GUADALAJARA, Mexico – Blueberry grower-shippers at the first Aneberries AC congress said production in Mexico could surge if high-yield varieties are obtained and food safety challenges are met.
Victor Moller, chairman of Santiago, Chile-based Hortifrut SA, and Mark Hurst, president of Sheridan, Ore.-based Hurst’s Berry Farm, joined Mario Steta, the trade association’s president, for a panel discussion Sept. 30. It was the closing day of the Aneberries congress in Guadalajara, Mexico.
“We are working in our company to make Mexico an enormous export player,” said Moller, who’s also a board member at Naturipe and the Produce Marketing Association.
If that goal materializes, blueberries could repeat or exceed Mexico’s success with blackberries. Its exports accounted for the bulk of a 28.9% increase in blackberry volume in the U.S. earlier this year.
But hopes for blueberries could vanish like a dream if challenges aren’t met, Moller said.
“You need to invest a lot,” he said. “You need to work hard to get access to varieties. For me the first condition is to get top quality genetic material.”
High yields help supply globalized buyers, Moller said, and can contribute to stable prices. For example, when the frozen price was in the $2 per pound range a few years ago, it was a mixed blessing for growers.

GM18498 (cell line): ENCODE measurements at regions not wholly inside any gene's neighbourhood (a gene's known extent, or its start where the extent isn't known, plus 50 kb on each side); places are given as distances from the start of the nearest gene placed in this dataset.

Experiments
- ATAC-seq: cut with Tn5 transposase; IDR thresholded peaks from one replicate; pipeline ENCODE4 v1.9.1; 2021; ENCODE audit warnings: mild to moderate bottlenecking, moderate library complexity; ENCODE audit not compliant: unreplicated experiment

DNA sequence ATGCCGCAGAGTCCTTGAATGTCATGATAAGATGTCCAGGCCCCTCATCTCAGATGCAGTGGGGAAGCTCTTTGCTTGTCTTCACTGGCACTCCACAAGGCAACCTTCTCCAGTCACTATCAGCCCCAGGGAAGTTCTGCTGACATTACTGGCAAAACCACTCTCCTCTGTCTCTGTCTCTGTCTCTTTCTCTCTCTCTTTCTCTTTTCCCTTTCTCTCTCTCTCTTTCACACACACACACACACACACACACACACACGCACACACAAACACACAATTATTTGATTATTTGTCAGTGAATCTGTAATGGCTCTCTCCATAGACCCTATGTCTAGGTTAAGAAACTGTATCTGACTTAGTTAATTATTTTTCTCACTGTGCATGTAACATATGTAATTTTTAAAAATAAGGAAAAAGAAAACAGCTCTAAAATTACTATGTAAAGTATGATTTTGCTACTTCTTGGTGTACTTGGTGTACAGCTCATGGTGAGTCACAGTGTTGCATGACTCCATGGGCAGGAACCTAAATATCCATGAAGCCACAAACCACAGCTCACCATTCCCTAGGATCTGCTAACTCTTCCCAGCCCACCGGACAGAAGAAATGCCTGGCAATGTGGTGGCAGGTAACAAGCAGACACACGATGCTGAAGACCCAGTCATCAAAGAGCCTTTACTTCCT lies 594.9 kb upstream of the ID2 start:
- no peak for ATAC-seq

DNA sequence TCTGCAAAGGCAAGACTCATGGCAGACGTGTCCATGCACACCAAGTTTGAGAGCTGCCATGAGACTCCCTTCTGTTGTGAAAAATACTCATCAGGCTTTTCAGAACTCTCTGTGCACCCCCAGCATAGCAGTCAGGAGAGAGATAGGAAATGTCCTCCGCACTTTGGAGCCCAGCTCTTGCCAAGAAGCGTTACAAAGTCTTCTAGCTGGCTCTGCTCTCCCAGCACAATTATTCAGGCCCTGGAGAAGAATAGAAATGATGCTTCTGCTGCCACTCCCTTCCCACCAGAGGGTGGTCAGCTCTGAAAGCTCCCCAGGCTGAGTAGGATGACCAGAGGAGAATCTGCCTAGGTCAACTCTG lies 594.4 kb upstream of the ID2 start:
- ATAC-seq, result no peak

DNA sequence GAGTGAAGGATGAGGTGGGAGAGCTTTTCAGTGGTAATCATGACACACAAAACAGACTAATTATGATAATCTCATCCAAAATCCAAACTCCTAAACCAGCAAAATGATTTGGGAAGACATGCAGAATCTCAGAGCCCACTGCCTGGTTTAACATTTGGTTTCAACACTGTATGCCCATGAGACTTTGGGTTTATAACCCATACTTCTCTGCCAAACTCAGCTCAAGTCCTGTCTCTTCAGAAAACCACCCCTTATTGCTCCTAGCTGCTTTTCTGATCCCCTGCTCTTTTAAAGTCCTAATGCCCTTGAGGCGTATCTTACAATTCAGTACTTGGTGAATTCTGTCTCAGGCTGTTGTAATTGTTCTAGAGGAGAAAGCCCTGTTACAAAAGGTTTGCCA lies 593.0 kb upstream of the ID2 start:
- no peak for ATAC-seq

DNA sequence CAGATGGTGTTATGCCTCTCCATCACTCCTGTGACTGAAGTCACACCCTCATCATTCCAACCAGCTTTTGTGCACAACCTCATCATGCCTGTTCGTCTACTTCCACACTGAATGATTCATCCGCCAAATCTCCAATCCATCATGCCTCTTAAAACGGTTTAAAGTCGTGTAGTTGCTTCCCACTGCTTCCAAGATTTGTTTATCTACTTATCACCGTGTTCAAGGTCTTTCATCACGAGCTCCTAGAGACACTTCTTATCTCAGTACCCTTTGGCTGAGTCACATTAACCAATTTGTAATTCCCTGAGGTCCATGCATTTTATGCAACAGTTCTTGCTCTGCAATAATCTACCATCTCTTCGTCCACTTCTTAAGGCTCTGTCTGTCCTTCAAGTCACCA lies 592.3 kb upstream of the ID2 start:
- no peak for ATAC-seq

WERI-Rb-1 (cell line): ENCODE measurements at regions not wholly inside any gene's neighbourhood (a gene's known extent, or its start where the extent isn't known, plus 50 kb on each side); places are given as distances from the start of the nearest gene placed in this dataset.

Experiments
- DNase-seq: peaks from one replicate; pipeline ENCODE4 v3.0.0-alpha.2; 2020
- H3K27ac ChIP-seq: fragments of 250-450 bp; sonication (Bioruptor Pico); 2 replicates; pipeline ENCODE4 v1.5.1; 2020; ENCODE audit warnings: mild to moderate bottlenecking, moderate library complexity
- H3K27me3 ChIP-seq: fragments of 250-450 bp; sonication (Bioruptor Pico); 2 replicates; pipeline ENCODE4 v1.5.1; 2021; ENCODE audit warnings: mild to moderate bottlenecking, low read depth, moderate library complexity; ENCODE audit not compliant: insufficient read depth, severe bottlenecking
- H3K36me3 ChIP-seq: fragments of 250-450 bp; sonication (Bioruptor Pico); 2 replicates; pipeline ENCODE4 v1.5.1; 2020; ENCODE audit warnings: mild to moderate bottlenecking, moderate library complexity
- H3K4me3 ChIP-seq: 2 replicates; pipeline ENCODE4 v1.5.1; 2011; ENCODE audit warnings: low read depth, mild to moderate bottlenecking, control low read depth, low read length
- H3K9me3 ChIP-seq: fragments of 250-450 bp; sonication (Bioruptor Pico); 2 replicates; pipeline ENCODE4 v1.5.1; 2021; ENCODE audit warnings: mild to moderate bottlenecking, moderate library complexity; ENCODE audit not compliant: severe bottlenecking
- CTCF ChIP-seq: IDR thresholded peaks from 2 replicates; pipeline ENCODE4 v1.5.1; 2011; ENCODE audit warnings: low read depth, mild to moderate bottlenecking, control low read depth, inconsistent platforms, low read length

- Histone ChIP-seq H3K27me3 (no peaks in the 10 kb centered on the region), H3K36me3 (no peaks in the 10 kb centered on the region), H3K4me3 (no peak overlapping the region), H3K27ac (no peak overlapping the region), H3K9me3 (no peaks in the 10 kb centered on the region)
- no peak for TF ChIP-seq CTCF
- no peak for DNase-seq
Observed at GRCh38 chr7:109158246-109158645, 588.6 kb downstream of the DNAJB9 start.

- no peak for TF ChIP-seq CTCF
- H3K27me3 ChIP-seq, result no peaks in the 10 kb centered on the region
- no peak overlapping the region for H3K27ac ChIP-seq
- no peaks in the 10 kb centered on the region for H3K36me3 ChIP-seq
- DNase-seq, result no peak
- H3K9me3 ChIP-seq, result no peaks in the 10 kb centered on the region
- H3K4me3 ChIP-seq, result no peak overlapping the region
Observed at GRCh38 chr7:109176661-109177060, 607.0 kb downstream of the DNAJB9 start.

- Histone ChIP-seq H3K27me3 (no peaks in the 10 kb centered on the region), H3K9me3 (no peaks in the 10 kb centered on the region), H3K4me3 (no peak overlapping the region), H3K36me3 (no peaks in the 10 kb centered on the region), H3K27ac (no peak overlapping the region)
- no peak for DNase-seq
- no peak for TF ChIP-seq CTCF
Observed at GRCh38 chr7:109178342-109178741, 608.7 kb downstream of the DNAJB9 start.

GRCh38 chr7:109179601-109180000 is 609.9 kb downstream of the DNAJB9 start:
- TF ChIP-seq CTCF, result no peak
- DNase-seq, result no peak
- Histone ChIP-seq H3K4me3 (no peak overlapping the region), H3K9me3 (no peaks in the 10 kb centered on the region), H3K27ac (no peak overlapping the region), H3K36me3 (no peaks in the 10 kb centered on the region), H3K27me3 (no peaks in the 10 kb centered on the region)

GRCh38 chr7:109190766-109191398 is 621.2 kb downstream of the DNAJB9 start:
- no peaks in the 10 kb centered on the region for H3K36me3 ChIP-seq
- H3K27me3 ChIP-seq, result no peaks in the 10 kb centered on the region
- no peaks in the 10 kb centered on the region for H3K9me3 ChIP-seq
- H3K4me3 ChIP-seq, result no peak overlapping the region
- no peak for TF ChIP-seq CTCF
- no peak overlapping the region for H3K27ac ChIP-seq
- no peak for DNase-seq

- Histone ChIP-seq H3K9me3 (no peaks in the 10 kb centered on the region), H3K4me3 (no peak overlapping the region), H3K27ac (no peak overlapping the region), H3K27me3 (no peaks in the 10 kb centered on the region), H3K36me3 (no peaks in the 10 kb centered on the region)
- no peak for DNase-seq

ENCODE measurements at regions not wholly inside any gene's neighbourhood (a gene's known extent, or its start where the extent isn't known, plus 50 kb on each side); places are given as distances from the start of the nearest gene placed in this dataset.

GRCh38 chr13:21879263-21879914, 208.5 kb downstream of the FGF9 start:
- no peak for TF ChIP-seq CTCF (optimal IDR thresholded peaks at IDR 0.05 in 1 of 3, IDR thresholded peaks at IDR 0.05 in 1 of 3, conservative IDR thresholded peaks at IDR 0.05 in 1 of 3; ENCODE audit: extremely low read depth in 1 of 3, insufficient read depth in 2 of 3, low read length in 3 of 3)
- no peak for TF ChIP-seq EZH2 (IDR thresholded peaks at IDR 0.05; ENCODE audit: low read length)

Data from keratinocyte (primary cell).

“So in 2006 to 2008, the frozen price for blueberries went up and the fresh people started to look,” he said. “But when the frozen price got to an interesting figure, big buyers stopped buying.”
Ideally that price would hover around $1.30-1.60 to keep blueberries affordable for consumers and profitable for growers, Moller said.
Hurst and Moller said Aneberries, the new trade association, can coordinate volume information and help resolve the other top challenge — food safety.
Hurst cited recent deaths in Colorado from a listeria outbreak in cantaloupes.
“We’re only one food safety problem away from a decline in consumption,” he said. “Aneberries can be instrumental in requiring all berries have a certification to be exported.”
“We have to show that this association can handle the problem of food safety,” Juan Ferrari Pallomari, Mexico chief executive officer of Naturipe by Hortifrut, told the panelists.
The panelists dismissed any concern that the long-term expansion in berry production in the U.S., particularly in California, might deprive Mexico of a market.
“Have we hit the saturation level in the market? No way,” said Hurst. “We have a long way to go.”
“Every year we see an increase in consumption,” said Steta.
Aneberries AC is Mexico’s recently formed National Association of Berries Exporters. The final day of the meeting also featured sessions on sustainability, food safety and the processed market.